About a week after students and teachers from Denmark, Greenland, and the United States bid one another farewell in Kangerlussuaq, the synergy and camaraderie of the 2010 Joint Committee "Science in Education" week continues to grow, as evidenced by promises to continue their new collaboration via Skype, several blogs, and plans to learn each others' language. Sponsored by the U.S. National Science Foundation, the U.S. Embassy in Copenhagen, and the New York AirNational Guard, the "Sci Ed" week fostered a tight-knit group that shared a love for science, the cold, and adventure.
"The students were all very interested and engaged in the science," said Polar Field Service's Robbie Score, who accompanied the crew during the week, July 19-27. "They asked a lot of questions and all really liked each other. They quickly became like a family. A functional family."
Welcome to the Ice
The team consisted of 15 students and teachers from Greenland, Denmark, and the United States. Convening in Kangerlussuaq on the west coast of Greenland, they were indoctrinated into the ice their first full day, July 20. After a morning spent gathering all the cold weather gear they'd need for the week, the team drove to the trailhead and hiked to the ice sheet.
Teacher Marti Canipe blogged about her impressions and said the first site of the ice was incredible.
"To say that seeing the edge of the Greenland Ice Sheet is spectacular doesn't begin to convey what this experience is like," she wrote. "The wall of ice is massive and at this point it is only a fraction of the thickest part of the ice. To stand there and look at the ice sheet stretching off into the distance and to know that it is covering the vast majority of Greenland is an awe inspiring moment."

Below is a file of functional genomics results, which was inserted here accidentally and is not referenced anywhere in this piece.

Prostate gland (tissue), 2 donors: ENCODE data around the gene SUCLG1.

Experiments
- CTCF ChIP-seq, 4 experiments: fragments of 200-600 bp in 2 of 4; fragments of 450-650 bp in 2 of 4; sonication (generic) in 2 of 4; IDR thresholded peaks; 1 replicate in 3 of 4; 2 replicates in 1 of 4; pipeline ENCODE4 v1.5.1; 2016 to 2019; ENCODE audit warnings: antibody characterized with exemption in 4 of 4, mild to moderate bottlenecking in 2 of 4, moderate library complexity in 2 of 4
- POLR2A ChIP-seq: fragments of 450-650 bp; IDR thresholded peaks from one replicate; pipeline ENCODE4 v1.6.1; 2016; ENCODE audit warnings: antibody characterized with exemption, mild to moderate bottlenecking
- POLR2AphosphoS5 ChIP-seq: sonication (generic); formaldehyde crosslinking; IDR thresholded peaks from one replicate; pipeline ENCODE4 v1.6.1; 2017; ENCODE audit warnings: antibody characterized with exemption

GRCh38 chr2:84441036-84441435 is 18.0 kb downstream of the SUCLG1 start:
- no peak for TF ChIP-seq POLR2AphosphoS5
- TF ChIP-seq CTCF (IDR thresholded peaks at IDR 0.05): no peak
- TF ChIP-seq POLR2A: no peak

To Summit Station
The next day the group flew to Summit Station and were surprised to find the research outpost full of international scientists and experiments, said Score. Even the Greenlander students had little idea of the scope and size of Summit; indeed the students said they felt like tourists.
So they set about sight-seeing. With a trip to the Flux facility and a presentation on unmanned airborne vehicles (UAV) by scientist Rune Storvold, they learned about instrumentation that measures albedo.
Finally, they had the opportunity to launch a NOAA balloon from Summit's Mobile Science Facility. These balloons help scientists study clouds in order to better understand the atmosphere and improve climate pattern models. The scientists use sonar, radar, and lasers to figure many different aspects about the cloud altitude, height and structure, and the students listened attentively to all the presentations.
On deck the next day was a trip to observe the ice core drilling at NEEM, but a four-day blizzard made travel impossible, much to the dismay of the students. Nonetheless they were good sports, playing scrabble and other games as they killed time while the trip organizers came up with Plan B: back to Kangar.
They were not to be disappointed. In Kangar the PI from NEEM gave an overview of the science and drilling operations, and the next day the group went to Kellyville and also hiked to a glacier where they did some experiments of their own (see photos below).
A NEEM Daytrip
On July 25 the weather cleared and the group flew to NEEM, much to their extreme delight.
"The Denmark and Greenland students kept saying they couldn't believe they were actually at NEEM," said Score. "They were very animated."
In all, the week was a tremendous success, said Score. In addition to being exposed to a wide variety of science disciplines, the students met field staff at the research stations who have unique careers that the kids might never have known about. Meeting and making friends from other countries also expanded the students' horizons, and all of the teachers reported learning much and returning home with renewed energy to teach once school starts this fall.
And who knows? Perhaps in a few years the students will be back as researchers themselves! —Rachel Walker